SMRT fined $400,000 for safety lapses in Pasir Ris fatal accident

Vincent Tan, Senior Vice President of Rail Operations/International Engagements with SMRT Trains, leaving the State Courts after the case concluded on Tuesday (28 February). (PHOTO: Yahoo Newsroom / Nigel Chin)

SMRT Trains was fined $400,000 on Tuesday (28 February) for safety lapses that led to the deaths of two trainees in the fatal accident near Pasir Ris MRT station last year.

The train operator pleaded guilty to one charge under the Workplace Safety and Health Act (WHSA) for failing to take necessary measures to ensure the safety and health of its employees at its workplace. It could have been fined up to $500,000 under the WHSA.

In passing his judgement, District Judge Chay Yuen Fatt said that the “culpability on SMRT was high” in the accident on 22 March 2016.

“None of the safety procedures were adhered to and actual practices seemed to have evolved haphazardly over time. As such, safety procedures on paper were unknown to workers,” said Chay.

Trainees Muhammad Asyraf Ahmad Buhari and Nasrulhudin Najumudin were part of a team of 15 SMRT employees who were on the tracks to carry out maintenance works when the two were killed by an incoming train.

Lim Say Heng, an SMRT technician, was leading the 15-men team to investigate a possible signal fault. Lim was charged in December for causing death by a negligent act and his case is still outstanding. If found guilty, he faces a jail term of up to two years, a fine, or both.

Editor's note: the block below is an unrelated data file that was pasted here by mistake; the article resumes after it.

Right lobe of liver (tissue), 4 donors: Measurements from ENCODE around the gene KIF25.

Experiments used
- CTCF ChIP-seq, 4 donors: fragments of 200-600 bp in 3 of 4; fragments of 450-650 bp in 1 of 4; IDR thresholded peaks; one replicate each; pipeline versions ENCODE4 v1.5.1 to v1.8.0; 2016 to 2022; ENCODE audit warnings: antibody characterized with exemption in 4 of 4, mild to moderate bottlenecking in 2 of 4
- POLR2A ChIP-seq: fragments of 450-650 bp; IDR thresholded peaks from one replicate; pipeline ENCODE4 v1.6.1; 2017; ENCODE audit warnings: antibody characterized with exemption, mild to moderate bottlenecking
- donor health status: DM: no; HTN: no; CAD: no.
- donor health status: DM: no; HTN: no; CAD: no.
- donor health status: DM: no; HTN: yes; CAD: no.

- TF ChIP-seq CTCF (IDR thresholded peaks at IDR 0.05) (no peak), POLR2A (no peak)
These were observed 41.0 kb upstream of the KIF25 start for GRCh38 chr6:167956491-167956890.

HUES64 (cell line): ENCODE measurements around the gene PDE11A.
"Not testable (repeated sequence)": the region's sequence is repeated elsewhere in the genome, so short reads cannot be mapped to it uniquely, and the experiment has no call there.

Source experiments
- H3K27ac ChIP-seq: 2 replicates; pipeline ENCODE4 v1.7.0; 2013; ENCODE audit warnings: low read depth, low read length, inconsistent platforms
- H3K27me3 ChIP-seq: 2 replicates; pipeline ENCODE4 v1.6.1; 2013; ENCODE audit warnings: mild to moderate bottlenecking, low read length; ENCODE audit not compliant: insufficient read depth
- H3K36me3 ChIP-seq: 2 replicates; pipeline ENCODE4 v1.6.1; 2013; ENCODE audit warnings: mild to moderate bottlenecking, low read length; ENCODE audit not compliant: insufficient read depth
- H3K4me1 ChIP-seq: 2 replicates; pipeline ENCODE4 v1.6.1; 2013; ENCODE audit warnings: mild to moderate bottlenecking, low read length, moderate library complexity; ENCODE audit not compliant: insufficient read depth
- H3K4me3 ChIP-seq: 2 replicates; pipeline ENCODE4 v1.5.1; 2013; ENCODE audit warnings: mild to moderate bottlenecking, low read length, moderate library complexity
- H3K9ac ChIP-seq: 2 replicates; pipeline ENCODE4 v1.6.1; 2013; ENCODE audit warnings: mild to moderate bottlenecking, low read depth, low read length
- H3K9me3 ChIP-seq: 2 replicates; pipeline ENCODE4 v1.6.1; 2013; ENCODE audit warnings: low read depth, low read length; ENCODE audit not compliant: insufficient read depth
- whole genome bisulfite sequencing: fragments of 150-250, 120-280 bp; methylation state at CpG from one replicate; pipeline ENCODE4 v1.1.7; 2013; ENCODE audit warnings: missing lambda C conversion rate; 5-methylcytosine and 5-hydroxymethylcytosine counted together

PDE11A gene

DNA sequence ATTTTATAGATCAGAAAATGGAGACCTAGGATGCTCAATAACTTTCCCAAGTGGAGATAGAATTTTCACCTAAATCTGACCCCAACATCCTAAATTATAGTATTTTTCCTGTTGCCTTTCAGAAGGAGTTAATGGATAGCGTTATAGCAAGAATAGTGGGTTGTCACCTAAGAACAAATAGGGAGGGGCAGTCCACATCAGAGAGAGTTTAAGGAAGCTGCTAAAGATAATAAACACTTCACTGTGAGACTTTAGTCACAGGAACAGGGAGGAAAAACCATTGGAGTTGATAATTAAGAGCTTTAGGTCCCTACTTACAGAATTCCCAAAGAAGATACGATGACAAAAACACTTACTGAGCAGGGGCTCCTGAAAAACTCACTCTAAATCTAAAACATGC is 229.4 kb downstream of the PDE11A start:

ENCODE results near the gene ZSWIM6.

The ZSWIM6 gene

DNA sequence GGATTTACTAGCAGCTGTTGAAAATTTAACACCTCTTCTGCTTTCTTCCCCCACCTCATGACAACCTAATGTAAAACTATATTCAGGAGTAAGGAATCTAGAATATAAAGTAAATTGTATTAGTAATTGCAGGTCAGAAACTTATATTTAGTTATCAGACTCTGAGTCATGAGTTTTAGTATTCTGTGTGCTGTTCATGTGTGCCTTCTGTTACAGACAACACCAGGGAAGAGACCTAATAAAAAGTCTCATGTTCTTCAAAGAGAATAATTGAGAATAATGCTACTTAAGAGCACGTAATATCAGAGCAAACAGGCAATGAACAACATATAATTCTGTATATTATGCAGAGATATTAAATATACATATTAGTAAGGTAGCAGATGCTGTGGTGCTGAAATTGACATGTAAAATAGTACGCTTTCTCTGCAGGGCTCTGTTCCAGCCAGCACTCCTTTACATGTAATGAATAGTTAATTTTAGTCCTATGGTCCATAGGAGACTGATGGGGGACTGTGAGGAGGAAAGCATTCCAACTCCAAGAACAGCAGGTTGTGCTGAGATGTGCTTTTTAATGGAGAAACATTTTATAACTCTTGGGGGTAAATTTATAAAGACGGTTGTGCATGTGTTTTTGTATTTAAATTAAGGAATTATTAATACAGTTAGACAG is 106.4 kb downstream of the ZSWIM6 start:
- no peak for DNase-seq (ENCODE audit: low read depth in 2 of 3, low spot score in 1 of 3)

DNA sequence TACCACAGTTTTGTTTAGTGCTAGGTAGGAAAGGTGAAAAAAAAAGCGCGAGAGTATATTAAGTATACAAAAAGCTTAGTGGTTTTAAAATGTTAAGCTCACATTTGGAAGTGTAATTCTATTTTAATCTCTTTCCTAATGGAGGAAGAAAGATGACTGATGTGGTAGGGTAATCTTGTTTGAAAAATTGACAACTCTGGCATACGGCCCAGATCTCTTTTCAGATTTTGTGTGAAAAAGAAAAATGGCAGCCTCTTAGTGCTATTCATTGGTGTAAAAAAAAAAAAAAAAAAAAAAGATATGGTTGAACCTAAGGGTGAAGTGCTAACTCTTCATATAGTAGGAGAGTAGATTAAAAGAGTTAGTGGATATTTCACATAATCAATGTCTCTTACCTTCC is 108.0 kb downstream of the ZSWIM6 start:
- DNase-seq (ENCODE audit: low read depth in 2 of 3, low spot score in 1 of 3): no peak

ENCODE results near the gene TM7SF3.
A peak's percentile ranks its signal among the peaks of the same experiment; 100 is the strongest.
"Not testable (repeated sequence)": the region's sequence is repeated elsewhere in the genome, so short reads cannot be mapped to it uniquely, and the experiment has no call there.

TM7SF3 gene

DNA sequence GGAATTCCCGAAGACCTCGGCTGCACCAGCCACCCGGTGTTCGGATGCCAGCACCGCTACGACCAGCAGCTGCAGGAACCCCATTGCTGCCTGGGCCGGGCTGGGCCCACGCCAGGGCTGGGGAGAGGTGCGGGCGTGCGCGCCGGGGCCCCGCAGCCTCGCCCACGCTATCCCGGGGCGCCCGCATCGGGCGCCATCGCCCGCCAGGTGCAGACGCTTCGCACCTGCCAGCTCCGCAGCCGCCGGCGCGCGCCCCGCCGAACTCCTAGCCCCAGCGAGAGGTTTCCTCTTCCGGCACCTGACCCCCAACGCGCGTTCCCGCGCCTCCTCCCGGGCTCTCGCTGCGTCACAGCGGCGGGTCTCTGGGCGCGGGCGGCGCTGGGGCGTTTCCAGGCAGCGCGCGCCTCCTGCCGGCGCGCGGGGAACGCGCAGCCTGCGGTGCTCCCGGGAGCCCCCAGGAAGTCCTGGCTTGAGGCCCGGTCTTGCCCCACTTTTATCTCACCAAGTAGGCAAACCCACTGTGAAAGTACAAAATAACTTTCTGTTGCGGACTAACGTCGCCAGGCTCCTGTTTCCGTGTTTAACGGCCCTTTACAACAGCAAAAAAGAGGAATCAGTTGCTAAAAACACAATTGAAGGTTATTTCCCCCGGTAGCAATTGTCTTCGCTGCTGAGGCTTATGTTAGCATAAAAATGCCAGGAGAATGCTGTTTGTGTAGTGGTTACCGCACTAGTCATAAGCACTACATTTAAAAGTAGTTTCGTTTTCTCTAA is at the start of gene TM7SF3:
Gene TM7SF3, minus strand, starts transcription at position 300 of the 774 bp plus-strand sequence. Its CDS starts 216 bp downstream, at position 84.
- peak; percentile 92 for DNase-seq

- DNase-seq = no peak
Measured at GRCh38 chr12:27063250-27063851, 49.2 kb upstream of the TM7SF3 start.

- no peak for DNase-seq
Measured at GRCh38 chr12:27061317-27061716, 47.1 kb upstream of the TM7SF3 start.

DPP: Accident undermined public confidence

Pressing for a fine for at least $400,000, Deputy Public Prosecutor (DPP) Anandan Bala said that for too long, errant companies had paid lip service to providing a safe workplace for its employees and received relatively low fines, which were “a mere slap on the wrist”.

DPP Anandan said in his submissions that as a major public transportation player with over 2.1 million passengers on its trains daily, SMRT has to ensure the safety of both its employees and members of the public.

“The 22 March 2016 incident not only claimed two lives but also resulted in an emergency evacuation of the passengers on the affected train as well as caused significant disruptions to train service that day.

“There was also much public disquiet and discontent in the wake of the incident. There is thus no question that this incident has undermined public confidence in Singapore’s public transportation system,” he said.

Mitigating for SMRT, lawyer Andre Maniam argued that the only valid criticism against SMRT is “its failure to detect deviations in procedures” that were carried out by its employees.

“This is not a case where SMRT did not have documented procedures, or knowingly disregarded its documented procedures,” he said.

Separately, the Ministry of Manpower said Tuesday that SMRT’s non-compliance of approved operating procedures has been happening since as early as 2002, according to an MOM press release cited in a report by the Straits Times.

“SMRT has failed to ensure that procedures practised by employees on the ground were duly audited, documented and disseminated. This resulted in an unsafe workplace that eventually led to the death of two of its employees,” MOM said.

In response to the verdict, Melvin Yong, Tanjong Pagar GRC MP and Executive Secretary of the National Transport Workers’ Union, called on SMRT to seek Union’s and workers’ inputs during the operator’s regular reviews as “ground feedback would better help identify potential gaps in areas of safety”.

— additional reporting by Nigel Chin